If you have read our previous articles, you understand how Know Your Customer (KYC) regulations for FinTechs work in different parts of the world, such as Europe & Latam. Now it’s time to go a little bit more in-depth to make sense of how these operate in the USA. For starters, the U.S. is home to the majority of FinTechs in the world. The continued economic growth in the U.S. has attracted capital and investment in the FinTech sector, and historically, it is known to have a strict regulatory environment for FinTech businesses and investments (see our article KYC & AML For Dummies to understand the basis of KYC as a concept).
But before we go into how these regulations work, let’s look at how they began.
Here’s a quick U.S. history lesson for you: in the 1950s, the first modern KYC regulation was passed. It included a list of rules that financial institutions must comply with to remain insured by the Federal Deposit Insurance Corporation (FDIC) which is a type of insurance all banks that store customer’s money must have to avoid tax evasion. This formed the very foundation of modern KYC laws. In the 1960s, Anti-Money-Laundering regulations arrived on the scene and were tied with KYC regulations from the 1950s. In the 1980s and 1990s, Pablo Escobar was being all too successful smuggling cocaine into the U.S., fuelling the ‘crack epidemic’ and draining a chunk of the country’s wealth into Colombia. The Money Laundering Control Act, The Anti-Drug Abuse Act, and the Financial Crimes Enforcement Network (FinCEN) came into effect in the U.S. as part of the effort to fight these Escobar-like, increasingly sophisticated money laundering schemes and structures. Throughout this time, KYC regulations were really just aimed at preventing money laundering and tax evasion stemming from drug trafficking and smuggling, but all that changed in 2001. Following the events of 9/11, the U.S. federal government passed the U.S Patriot Act, in which combating terrorism financing was added to the scope of the regulations as one of its primary missions, making KYC a global concept. Still with us? Alright, let’s take it a step further and break down these regulations.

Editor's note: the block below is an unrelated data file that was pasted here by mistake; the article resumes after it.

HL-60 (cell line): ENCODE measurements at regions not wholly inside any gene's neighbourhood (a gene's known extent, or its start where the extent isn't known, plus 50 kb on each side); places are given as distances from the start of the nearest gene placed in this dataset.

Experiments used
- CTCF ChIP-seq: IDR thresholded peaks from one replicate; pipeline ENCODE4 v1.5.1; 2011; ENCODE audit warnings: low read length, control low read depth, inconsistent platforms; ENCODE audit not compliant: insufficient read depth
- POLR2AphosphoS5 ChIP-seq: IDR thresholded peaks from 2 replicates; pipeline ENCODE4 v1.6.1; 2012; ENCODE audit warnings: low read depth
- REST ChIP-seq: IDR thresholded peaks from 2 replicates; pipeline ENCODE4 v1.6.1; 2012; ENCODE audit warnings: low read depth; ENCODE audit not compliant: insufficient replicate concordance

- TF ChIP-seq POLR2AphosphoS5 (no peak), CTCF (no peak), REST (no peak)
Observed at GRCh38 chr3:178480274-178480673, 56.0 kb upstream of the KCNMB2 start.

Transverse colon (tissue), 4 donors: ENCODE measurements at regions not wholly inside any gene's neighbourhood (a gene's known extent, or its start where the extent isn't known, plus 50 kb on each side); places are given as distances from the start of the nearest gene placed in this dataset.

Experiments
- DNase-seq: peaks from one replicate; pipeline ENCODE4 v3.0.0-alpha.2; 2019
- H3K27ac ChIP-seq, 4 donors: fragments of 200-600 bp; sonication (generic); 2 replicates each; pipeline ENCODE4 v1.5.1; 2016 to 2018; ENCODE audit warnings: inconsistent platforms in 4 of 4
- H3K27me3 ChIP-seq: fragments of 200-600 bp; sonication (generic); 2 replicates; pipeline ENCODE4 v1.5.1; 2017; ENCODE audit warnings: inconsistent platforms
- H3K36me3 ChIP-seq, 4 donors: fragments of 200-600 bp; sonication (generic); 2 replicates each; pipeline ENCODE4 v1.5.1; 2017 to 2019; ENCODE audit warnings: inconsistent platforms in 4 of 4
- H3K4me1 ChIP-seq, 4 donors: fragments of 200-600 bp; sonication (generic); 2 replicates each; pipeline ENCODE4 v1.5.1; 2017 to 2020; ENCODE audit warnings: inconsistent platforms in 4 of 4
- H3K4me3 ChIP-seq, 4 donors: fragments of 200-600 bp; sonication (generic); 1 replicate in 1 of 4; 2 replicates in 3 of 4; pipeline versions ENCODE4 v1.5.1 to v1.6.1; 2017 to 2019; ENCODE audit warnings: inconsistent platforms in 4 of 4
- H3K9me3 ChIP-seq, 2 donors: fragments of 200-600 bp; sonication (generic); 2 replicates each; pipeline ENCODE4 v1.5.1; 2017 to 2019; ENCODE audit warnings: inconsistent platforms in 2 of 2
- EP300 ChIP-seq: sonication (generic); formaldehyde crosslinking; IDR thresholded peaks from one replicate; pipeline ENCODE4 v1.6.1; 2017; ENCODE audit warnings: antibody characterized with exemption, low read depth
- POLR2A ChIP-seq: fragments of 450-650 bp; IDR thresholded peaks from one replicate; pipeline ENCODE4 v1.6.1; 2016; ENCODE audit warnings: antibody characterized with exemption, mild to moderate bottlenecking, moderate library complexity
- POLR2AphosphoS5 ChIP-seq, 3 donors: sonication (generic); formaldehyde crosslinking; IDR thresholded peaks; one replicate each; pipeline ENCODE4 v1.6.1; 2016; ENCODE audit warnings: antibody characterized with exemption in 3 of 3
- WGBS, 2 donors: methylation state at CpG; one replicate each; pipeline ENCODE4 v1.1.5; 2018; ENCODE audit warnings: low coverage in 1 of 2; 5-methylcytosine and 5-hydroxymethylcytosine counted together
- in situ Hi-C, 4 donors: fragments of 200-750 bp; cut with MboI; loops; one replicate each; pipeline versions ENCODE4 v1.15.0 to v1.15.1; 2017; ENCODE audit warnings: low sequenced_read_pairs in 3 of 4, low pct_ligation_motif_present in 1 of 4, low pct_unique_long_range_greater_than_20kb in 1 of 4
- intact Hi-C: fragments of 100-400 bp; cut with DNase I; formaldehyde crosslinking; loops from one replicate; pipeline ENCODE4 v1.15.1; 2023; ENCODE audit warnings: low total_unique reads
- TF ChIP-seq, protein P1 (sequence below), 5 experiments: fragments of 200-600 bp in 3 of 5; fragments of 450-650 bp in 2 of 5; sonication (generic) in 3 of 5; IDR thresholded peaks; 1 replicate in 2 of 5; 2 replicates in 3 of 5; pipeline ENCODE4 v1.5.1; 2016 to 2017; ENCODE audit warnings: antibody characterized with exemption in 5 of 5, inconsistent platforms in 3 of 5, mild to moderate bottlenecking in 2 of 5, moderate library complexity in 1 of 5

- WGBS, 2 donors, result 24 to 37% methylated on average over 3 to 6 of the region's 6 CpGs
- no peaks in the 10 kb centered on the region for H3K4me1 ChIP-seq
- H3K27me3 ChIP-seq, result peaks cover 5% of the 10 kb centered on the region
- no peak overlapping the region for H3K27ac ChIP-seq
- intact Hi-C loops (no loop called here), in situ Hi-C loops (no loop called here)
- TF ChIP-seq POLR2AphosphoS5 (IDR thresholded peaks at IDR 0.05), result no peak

FinTechs in the US: A regulatory framework ruled by the U.S. Patriot Act 🇺🇸
The U.S. Patriot Act of 2001 introduced KYC regulations after 9/11 and made KYC mandatory for all banks in the United States. The Patriot Act first defined KYC requirements and led to the development of a version that most countries apply today. It also requires financial institutions to comply with tougher AML and KYC, including the Customer Identification Program (CIP) Customer Due Diligence (CDD), as well as Enhanced Due Diligence (EDD), for the collection of additional CDD information about a customer. Typically, you’d conduct EDD for higher-risk customers to get a better understanding of their business activity.
- Focus on CIP: The Customer Identification Program (CIP) was introduced to combat money laundering, terrorism funding, corruption, and other illegal activities. Its main goal is to verify that your customers are who they say they are. It requires that any person handling financial transactions verifies themself. Financial institutions such as FinTechs use CIP to identify individuals that want to conduct transactions with them.